When you pay a visit to the Artis Zoo, it won't just be to keep the kids happy. Because besides presenting the flora and fauna, Artis also serves up excellent fodder for grown-ups. For instance, there are many animals in the zoo that manifest gay tendencies, which is something that has caught the attention of the media and the organisers of the annual Gay Parade.
In recent years, the Gay Pride parade has drawn attention repeatedly to animals like cockatoos, apes, bulls, goats and elephants that accept homosexuality entirely. In response, the staff at Artis zoo have created a permanent special tour around the zoo about gay animals, which is available both in Dutch and English. According to zoologists at Artis, the animal kingdom counts about 1,500 species which have manifested gay behaviour, so don’t expect the tour to be short.
"In many cases it's clear what has been the evolutionary power behind the emergence of this behaviour. Progeny of same sex partners have in some cases even better survival chances in nature," according to the Artis press release. As if that doesn’t sound interesting enough, the organisers of the tour say they will answer questions like whether 100 per cent homosexual animals really exist, how these differences emerge in a species and how they are maintained within a population. The tour is free of charge for people visiting the zoo, but it's advisable to book four weeks in advance on the Artis website.
Artis is located in the Weesperbuurt and the Plantage, which is where Amsterdam Apartments happens to rent out a wide choice of apartments. The zoo is the oldest in the Netherlands and the buildings show their age to their advantage. Situated in the midst of a leafy park setting, the zoo offers plenty of great places to stop off and reflect. There are no less than eight coffee places/restaurants, all rather inviting and stylish.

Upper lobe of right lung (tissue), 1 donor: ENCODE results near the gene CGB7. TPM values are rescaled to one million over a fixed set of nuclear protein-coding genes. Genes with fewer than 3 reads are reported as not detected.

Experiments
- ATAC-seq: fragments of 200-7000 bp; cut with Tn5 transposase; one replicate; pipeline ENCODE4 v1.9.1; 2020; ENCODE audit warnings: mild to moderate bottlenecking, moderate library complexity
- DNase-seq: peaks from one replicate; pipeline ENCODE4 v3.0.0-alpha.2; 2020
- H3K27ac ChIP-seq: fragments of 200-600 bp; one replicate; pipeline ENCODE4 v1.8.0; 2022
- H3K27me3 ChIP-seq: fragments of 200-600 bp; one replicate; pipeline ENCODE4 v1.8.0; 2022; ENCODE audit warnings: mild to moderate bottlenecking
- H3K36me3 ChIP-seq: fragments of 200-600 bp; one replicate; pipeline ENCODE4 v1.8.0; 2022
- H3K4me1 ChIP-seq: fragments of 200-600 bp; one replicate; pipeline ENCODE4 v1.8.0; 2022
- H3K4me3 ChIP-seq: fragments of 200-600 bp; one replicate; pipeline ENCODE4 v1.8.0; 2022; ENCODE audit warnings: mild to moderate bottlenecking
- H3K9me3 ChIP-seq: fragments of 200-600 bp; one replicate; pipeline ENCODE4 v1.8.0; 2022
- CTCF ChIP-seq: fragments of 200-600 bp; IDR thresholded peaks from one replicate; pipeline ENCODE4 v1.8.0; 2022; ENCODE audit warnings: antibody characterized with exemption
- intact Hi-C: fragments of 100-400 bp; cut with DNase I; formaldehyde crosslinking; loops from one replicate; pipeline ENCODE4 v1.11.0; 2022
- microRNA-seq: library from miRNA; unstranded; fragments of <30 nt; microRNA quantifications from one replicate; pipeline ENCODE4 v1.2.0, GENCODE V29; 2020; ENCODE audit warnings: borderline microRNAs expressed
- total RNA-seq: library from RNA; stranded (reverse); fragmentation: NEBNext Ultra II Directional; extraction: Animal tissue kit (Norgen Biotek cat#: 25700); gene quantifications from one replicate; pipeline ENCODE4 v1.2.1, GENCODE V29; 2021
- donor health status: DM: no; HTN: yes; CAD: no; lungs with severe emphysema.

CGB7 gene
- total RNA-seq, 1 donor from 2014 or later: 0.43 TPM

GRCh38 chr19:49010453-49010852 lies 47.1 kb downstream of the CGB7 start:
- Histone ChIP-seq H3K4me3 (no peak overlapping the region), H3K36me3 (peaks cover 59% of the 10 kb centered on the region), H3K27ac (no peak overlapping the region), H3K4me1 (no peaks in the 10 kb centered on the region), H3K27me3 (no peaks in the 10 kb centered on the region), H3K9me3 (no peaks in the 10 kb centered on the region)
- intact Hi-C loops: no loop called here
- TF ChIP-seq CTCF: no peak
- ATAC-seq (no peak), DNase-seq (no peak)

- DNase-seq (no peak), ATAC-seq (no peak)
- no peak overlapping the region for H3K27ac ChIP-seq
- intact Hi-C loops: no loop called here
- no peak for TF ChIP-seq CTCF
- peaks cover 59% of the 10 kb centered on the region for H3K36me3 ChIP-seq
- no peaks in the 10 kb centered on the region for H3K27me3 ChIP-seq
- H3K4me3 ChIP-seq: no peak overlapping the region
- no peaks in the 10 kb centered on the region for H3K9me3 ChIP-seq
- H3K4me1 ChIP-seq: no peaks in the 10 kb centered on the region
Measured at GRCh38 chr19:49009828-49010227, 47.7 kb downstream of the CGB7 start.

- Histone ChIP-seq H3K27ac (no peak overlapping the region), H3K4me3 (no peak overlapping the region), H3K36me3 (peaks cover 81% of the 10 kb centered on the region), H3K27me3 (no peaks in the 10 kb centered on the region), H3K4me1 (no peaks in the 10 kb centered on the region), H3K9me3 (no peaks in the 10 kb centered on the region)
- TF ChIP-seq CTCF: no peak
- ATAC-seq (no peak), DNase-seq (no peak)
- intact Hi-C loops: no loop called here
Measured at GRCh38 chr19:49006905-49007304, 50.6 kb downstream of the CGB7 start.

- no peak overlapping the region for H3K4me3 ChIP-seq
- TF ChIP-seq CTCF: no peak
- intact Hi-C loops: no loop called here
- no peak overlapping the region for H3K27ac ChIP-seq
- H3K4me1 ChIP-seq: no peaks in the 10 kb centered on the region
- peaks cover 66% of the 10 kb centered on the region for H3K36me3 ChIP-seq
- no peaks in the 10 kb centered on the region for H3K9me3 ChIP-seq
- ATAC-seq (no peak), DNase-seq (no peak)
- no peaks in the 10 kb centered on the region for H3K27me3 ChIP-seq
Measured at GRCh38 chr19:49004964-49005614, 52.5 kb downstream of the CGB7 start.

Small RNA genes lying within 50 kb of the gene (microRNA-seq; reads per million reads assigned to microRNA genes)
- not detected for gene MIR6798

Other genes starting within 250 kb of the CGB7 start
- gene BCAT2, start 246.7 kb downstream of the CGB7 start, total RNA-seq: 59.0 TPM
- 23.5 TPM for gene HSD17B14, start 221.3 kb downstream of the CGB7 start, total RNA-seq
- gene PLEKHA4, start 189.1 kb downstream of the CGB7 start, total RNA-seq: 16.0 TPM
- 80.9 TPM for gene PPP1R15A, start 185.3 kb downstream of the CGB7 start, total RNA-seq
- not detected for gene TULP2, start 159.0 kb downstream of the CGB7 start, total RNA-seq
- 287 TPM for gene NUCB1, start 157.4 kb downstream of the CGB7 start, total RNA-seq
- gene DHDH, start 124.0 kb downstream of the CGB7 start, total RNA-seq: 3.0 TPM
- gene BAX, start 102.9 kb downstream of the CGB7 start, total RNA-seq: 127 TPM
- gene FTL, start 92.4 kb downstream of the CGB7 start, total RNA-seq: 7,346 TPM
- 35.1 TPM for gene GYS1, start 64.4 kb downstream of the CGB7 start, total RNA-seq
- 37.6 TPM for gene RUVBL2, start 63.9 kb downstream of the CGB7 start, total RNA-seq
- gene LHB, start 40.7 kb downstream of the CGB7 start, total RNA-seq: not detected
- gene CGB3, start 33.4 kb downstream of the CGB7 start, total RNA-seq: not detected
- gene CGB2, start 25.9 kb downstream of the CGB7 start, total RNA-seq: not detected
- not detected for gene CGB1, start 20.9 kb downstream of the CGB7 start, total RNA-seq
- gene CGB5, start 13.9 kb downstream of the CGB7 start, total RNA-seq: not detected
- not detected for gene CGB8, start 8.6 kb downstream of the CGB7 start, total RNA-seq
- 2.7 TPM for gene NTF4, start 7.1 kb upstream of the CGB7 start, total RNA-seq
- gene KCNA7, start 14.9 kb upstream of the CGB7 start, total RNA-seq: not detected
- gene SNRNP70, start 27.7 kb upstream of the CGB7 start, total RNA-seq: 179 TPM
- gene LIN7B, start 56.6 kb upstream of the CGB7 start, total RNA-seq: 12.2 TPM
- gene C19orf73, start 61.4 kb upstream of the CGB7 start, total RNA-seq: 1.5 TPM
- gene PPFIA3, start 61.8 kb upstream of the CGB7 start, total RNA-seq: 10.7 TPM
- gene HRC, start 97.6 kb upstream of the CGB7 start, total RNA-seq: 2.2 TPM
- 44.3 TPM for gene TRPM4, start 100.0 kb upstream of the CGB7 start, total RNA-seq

Besides the animals and the planetarium, there’s also a sizable geological museum, an aquarium house and a butterfly pavilion. These outbuildings make the place great for when it rains.
After your visit, you will certainly agree that Artis is ‘more than a zoo’, as stated by the tourist authorities. And as if the place isn’t already endowed with enough miracles, it’s also a spot where in September 2013 historic documents were found by a member of Amsterdam’s resistance movement during the Second World War.
The documents reveal verse by an unknown poet and was most likely written by of one of the people hiding in the zoo during the war. Dozens of Rotterdam evacuees and Jews were posing as employees of the zoo at the time. Whenever the Nazis performed their razzias (raids), they would merely enter the bear and wolf shelters where the enemy would not dare to go.
It's as yet not known who the poet was, not even whether the person was male or female. He or she expressed a deep desire 'for the day that the last person of Germanic persuasion / returns without blessing, without salvation to their homeward destination'. The verses were stuffed in an envelope and hidden under the roof of a monumental building.